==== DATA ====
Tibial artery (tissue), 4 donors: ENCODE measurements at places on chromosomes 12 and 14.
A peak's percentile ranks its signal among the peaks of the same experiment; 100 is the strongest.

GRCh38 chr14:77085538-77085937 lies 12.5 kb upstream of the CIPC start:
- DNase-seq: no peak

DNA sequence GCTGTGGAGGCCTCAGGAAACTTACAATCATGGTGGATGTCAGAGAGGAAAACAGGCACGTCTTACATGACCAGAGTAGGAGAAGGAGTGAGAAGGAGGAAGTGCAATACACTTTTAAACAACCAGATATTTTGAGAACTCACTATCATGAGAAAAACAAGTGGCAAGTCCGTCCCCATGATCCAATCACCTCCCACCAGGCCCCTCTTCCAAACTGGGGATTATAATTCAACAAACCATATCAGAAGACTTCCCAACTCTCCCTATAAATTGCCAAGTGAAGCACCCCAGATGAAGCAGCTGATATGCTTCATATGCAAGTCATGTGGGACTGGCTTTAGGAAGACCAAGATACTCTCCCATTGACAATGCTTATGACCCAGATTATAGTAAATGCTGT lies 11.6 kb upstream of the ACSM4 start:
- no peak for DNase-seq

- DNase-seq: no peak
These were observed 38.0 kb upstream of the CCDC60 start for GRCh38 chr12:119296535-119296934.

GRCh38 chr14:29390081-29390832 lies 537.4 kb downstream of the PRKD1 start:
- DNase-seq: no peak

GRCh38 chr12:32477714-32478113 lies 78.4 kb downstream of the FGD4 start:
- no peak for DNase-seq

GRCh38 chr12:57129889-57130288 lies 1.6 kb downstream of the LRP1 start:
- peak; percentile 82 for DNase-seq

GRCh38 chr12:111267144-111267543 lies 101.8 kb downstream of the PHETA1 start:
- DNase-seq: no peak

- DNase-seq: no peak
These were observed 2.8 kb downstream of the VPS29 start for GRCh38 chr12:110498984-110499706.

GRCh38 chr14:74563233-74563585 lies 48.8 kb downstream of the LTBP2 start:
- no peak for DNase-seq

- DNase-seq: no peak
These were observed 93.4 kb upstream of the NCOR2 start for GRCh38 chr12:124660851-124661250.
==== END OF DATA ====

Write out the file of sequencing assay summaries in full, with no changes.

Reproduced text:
Tibial artery (tissue), 4 donors: ENCODE measurements at places on chromosomes 12 and 14.
A peak's percentile ranks its signal among the peaks of the same experiment; 100 is the strongest.

GRCh38 chr14:77085538-77085937 lies 12.5 kb upstream of the CIPC start:
- DNase-seq: no peak

DNA sequence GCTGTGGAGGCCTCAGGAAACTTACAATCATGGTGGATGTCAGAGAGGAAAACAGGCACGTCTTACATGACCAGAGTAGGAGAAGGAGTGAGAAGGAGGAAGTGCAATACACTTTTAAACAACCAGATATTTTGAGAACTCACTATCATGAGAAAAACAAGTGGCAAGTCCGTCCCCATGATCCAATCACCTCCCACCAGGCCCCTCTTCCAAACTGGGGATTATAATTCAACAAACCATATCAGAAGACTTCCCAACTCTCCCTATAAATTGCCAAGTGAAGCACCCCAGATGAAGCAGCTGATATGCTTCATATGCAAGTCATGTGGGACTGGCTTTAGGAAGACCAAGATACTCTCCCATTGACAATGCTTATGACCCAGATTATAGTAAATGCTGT lies 11.6 kb upstream of the ACSM4 start:
- no peak for DNase-seq

- DNase-seq: no peak
These were observed 38.0 kb upstream of the CCDC60 start for GRCh38 chr12:119296535-119296934.

GRCh38 chr14:29390081-29390832 lies 537.4 kb downstream of the PRKD1 start:
- DNase-seq: no peak

GRCh38 chr12:32477714-32478113 lies 78.4 kb downstream of the FGD4 start:
- no peak for DNase-seq

GRCh38 chr12:57129889-57130288 lies 1.6 kb downstream of the LRP1 start:
- peak; percentile 82 for DNase-seq

GRCh38 chr12:111267144-111267543 lies 101.8 kb downstream of the PHETA1 start:
- DNase-seq: no peak

- DNase-seq: no peak
These were observed 2.8 kb downstream of the VPS29 start for GRCh38 chr12:110498984-110499706.

GRCh38 chr14:74563233-74563585 lies 48.8 kb downstream of the LTBP2 start:
- no peak for DNase-seq

- DNase-seq: no peak
These were observed 93.4 kb upstream of the NCOR2 start for GRCh38 chr12:124660851-124661250.